Project proposal for Mike Cammarano

In Cartographic Relief Presentation, Imhof describes many techniques developed in the Swiss map making tradition, and illustrates how these principles can be applied to create aesthetically pleasing maps. Many contemporary applications involve generating maps on demand in response to requests for directions or other GIS data. Temporal and economic constraints clearly preclude the introduction of a skilled human cartographer into the interactive map-making pipeline. However, current systems for automatically generating maps by computer generally produce quite ugly results compared to the subtle shading and intricate linework of handcrafted maps.

I propose to incorporate some of Imhof's principles in an automated mapping system. There are a number of subtopics that this could involve; I will list several that I find interesting, roughly ordered by how significantly I feel they contribute to the aesthetic appeal of the maps:

Oblique hill shading
Shading the heightfield given by elevation data seems straightforward, but Imhof notes several subtleties. A global choice of lighting conditions may be inadequate if it fails to differentiate local features. Imhof's maps can vary the lighting conditions and contrast across the map to better portray local topography. Tone mapping techniques might be applicable here.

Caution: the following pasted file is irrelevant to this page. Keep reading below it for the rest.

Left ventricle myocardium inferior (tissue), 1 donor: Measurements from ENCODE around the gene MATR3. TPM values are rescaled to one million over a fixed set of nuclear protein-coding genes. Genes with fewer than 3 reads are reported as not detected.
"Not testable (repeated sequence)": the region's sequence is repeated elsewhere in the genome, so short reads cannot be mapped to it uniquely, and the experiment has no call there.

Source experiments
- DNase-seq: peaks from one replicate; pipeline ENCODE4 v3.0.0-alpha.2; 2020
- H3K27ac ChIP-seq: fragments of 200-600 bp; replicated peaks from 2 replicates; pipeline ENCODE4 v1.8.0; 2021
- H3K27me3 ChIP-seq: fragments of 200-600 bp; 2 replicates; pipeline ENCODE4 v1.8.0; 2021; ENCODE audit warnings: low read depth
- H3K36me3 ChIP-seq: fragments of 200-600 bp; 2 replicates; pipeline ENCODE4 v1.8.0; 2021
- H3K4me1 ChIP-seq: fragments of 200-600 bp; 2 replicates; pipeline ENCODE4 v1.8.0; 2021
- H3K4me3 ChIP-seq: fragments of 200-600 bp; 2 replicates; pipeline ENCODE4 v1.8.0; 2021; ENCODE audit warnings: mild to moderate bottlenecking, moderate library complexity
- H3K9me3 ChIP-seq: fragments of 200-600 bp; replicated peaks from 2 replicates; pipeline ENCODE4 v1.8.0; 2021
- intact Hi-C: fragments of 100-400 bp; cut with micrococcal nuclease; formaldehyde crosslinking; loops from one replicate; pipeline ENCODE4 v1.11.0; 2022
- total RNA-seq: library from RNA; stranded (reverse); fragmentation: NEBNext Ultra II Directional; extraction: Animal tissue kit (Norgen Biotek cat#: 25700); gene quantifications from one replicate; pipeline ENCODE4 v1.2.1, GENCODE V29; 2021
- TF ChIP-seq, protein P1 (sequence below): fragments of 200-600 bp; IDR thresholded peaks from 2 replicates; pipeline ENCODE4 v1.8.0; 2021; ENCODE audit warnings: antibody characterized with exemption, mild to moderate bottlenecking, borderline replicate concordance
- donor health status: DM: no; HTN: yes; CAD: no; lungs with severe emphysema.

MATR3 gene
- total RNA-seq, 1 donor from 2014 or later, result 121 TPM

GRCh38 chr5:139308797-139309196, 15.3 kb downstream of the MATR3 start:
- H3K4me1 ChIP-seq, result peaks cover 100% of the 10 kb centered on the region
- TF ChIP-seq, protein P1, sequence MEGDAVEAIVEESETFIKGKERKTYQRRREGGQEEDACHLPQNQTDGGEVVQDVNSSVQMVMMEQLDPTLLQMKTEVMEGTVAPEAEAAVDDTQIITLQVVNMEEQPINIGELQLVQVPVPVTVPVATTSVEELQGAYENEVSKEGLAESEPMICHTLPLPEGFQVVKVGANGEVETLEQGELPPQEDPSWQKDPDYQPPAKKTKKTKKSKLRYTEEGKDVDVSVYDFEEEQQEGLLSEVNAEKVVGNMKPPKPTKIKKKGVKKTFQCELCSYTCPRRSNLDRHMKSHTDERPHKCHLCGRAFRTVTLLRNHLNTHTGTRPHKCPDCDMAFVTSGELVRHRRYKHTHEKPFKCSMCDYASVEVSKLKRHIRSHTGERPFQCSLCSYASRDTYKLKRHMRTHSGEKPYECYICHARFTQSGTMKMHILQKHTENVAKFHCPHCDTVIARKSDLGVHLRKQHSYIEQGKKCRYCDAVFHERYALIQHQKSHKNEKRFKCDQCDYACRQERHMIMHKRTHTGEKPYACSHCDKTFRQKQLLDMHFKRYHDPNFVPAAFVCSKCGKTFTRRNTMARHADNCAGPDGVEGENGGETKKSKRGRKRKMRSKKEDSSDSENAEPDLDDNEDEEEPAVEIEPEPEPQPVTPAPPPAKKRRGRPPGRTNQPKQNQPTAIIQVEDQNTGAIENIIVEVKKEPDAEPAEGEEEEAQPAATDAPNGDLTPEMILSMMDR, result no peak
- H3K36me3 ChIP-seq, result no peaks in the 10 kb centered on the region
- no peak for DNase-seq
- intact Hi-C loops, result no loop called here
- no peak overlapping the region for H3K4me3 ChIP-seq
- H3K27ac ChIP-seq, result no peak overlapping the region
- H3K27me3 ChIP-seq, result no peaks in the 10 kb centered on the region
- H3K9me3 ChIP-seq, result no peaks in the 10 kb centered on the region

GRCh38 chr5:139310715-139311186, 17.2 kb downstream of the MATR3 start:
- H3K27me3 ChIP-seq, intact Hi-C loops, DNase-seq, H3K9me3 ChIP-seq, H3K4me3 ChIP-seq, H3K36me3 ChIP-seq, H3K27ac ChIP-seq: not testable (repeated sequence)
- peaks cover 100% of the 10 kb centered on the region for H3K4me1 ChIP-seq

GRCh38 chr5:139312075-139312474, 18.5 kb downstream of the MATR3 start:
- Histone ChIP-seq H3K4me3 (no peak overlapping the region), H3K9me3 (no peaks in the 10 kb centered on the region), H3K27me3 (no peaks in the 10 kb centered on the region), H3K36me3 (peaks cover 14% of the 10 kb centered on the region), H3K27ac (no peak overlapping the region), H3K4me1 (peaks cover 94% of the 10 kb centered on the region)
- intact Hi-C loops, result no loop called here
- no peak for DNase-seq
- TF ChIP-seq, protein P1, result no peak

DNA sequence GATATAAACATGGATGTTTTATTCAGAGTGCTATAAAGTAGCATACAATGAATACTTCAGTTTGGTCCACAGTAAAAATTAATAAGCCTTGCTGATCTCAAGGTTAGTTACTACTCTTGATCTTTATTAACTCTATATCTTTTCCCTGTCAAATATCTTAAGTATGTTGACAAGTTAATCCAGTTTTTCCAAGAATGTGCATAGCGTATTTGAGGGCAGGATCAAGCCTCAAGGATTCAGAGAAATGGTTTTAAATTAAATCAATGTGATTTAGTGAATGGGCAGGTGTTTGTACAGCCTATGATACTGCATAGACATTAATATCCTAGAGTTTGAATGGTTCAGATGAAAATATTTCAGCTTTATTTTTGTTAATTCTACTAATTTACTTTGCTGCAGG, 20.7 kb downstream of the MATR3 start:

Hypsometric tints
Many hypsometric color schemes used for computer-generated maps are fluorescent nightmares of psychedelia. See Ray Sterner's California Map from the landform atlas at Johns Hopkins space remote sensing lab. Using color schemes like those in Imhof's book should bring great relief.
Linear elements
Obviously want antialiasing, and should choose colors and line weights effectively.
Generalization / level-of-detail
Large-scale maps must simplify underlying elevation data to meet aesthetic criteria about smoothness both of shading and of linear elements like contours.
Placement of elevation contours
Choosing the number and spacing of contour lines can presumably be cast as an optimization problem.
Text labels
Lots to do here. Automatic placement of labels is a pretty open problem. Also, Imhof doesn't appear to mention it explicitly, but high contrast detail behind text should be muted or removed to improve the legibility of the label.
Unclear how effectively techniques involving fine hatching and texture will map to relatively low-res screen display.
At a minimum, I would like to produce a system that can take raw elevation data and produce an appealing shaded relief illustration.

A reasonable extension would be to address road map and route planning depictions. The MapBlast example shown here could benefit from more careful compositing of the text layer above the roads, for example. I believe that improved line-drawing and compositing techniques would significantly clean up ugly artifacts and poor text legibility of the road maps. Furthermore, introducing subtle background texture and shading in the style of the Swiss relief maps could begin to make these road maps more pleasing to the eye.